ALERT - Reminder to Inspect Ice Resurfacers 

TORONTO, October 15, 2020

A recent highly publicized ice resurfacer incident on social media and shared by various media outlets across the U.S. and Canada is a reminder of the potential risks and hazards associated with this kind of equipment.  It further demonstrates the need to have qualified, competent operators in the care and control for both worker and public safety. Although under investigation, the liquid observed being released in the video is consistent with leaking hydraulic fluid and a potential line failure. Hydraulic fluid is under high pressure and if a heat source becomes present during a leak, the end result is an extremely flammable and dangerous incident. Video

Other similar incidents have occurred in the past and typically resulted in official reports pointing to the lack of operator pre-use inspection and/or poor maintenance practices. As more information becomes available in this case, the ORFA will continue to monitor and share information with members.

In the interim, the ORFA reminds owners and operators of ice resurfacers to:

  • Train all operators to conduct pre-use comprehensive circle checks.  Checks that includes: awareness of wear, damage, or movement of any portion of the hydraulic system;
  • Create and maintain detailed logbook records of inspections and findings;
In the event that conditions identified above are observed, equipment should be locked out of service until repairs can be made by a qualified manufacturer approved technician.

Operators should also be trained to respond to all types of emergency situations. Specific to this type of event, actions might include:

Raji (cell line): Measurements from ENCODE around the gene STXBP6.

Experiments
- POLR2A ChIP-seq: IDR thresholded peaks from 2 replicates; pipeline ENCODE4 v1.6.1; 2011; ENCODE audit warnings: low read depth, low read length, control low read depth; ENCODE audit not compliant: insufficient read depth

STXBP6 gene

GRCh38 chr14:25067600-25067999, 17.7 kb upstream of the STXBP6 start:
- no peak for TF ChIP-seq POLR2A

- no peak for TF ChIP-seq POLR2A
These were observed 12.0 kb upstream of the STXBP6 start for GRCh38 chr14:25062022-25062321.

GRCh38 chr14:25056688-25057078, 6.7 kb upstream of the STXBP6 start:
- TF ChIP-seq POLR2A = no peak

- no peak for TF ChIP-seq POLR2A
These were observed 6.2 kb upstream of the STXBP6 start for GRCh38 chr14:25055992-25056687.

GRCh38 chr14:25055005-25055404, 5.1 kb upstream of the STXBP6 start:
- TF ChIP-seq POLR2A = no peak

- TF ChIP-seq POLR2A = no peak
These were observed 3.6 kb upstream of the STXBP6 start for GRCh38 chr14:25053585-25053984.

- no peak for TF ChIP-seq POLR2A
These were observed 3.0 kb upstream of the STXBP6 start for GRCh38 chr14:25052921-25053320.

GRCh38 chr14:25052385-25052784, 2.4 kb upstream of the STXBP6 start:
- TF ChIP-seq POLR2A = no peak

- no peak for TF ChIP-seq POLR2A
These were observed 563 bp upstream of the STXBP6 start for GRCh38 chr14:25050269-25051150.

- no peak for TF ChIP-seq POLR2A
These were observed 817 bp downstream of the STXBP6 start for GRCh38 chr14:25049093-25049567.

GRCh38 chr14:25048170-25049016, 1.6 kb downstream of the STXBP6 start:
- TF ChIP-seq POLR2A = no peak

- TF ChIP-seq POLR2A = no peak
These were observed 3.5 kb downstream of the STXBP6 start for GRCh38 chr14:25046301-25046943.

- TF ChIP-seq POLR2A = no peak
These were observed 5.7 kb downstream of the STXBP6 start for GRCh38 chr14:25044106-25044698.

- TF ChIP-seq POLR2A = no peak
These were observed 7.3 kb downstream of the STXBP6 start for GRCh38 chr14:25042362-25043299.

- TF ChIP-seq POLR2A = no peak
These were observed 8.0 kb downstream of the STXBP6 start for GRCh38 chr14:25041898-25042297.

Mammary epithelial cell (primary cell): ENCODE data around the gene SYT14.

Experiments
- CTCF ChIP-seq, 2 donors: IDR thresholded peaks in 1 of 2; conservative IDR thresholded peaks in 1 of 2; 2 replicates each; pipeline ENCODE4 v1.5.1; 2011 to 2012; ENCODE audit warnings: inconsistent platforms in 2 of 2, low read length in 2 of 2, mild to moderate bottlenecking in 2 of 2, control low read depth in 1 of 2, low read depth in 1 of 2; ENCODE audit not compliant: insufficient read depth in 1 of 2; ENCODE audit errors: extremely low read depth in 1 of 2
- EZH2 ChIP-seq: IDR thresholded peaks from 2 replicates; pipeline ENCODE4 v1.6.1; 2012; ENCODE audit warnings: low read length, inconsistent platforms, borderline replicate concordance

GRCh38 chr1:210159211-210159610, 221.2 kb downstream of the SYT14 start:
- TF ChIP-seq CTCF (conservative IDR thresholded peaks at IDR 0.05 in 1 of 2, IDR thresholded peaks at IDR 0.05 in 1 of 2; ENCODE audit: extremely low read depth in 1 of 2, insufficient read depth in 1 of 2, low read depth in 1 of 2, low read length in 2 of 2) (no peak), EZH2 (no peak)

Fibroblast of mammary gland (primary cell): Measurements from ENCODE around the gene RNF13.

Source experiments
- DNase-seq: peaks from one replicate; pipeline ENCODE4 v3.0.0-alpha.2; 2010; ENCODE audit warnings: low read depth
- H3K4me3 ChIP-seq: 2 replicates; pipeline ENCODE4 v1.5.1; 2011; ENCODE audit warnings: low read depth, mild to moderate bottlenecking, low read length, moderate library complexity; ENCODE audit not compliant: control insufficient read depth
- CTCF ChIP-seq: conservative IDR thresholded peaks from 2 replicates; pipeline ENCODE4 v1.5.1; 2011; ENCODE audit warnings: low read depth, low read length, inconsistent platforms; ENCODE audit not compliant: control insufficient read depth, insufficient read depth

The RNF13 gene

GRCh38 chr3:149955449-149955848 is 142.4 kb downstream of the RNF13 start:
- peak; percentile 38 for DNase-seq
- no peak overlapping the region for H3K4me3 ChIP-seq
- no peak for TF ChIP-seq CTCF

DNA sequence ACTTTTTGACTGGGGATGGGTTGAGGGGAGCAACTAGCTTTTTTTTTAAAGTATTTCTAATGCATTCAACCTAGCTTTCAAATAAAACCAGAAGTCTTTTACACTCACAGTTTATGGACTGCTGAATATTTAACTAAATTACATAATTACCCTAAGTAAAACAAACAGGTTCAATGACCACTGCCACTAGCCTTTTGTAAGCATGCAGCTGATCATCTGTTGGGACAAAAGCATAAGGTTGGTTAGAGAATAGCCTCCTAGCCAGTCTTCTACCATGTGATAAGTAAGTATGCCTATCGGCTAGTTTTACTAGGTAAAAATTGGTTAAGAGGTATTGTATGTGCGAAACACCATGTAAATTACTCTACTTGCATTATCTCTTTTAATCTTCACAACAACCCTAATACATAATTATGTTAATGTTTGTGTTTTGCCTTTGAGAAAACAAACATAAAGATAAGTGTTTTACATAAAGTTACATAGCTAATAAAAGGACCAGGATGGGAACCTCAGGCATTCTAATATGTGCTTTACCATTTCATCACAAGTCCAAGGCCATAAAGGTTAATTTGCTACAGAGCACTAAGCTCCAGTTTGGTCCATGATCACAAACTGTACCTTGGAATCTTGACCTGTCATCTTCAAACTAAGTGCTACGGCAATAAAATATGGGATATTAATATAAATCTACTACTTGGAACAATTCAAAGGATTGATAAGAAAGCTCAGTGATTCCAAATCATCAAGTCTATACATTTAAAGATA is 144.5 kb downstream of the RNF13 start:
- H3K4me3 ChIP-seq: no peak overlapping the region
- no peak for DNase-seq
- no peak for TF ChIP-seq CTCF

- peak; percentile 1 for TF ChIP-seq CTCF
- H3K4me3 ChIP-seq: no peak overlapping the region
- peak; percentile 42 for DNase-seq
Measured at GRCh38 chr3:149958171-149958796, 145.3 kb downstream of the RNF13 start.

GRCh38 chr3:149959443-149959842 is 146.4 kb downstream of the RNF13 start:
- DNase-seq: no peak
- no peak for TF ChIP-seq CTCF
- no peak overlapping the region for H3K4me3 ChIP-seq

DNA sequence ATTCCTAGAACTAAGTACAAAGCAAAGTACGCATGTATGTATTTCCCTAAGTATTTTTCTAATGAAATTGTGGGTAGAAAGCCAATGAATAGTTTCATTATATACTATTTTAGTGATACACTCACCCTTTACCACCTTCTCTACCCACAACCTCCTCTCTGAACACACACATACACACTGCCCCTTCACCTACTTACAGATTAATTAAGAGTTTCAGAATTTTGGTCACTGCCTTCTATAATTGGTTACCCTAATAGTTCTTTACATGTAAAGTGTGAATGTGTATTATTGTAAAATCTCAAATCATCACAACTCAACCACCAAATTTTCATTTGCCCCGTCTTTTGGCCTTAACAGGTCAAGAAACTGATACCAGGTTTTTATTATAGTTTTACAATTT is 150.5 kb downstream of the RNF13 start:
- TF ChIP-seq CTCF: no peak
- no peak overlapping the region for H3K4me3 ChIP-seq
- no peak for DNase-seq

• Immediately shutting the unit off to stop the flow of fluid from the pump to reduce the fuel to the fire;
  • Activate the onboard extinguisher as required under the Fire Code;
  • If safe, shut off the fossil fuel supply to the engine;
  • Begin facility evacuation procedures (sound facility alarm, dial 911 and remove all users and workers) until such time that local fire officials give the “all clear”.

Post incident considerations might include:

  • Complete ice depth readings and log recordings at all surface damaged areas to confirm the ice surface is safe to resume use;
  • Return the unit to the manufacturer for repairs.
    The ORFA recommends the online Safe Ice Resurfacer Operator (SIRO) course for anyone wishing a basic introduction to the known risks and hazards associated with operating a mechanical piece of heavy equipment. The information presented is key to ensuring every new operator starts their career with a strong foundation of industry and manufacturer best practices. The training platform includes web based presentation that is supported by manufacturer equipment related operational safety materials and medias.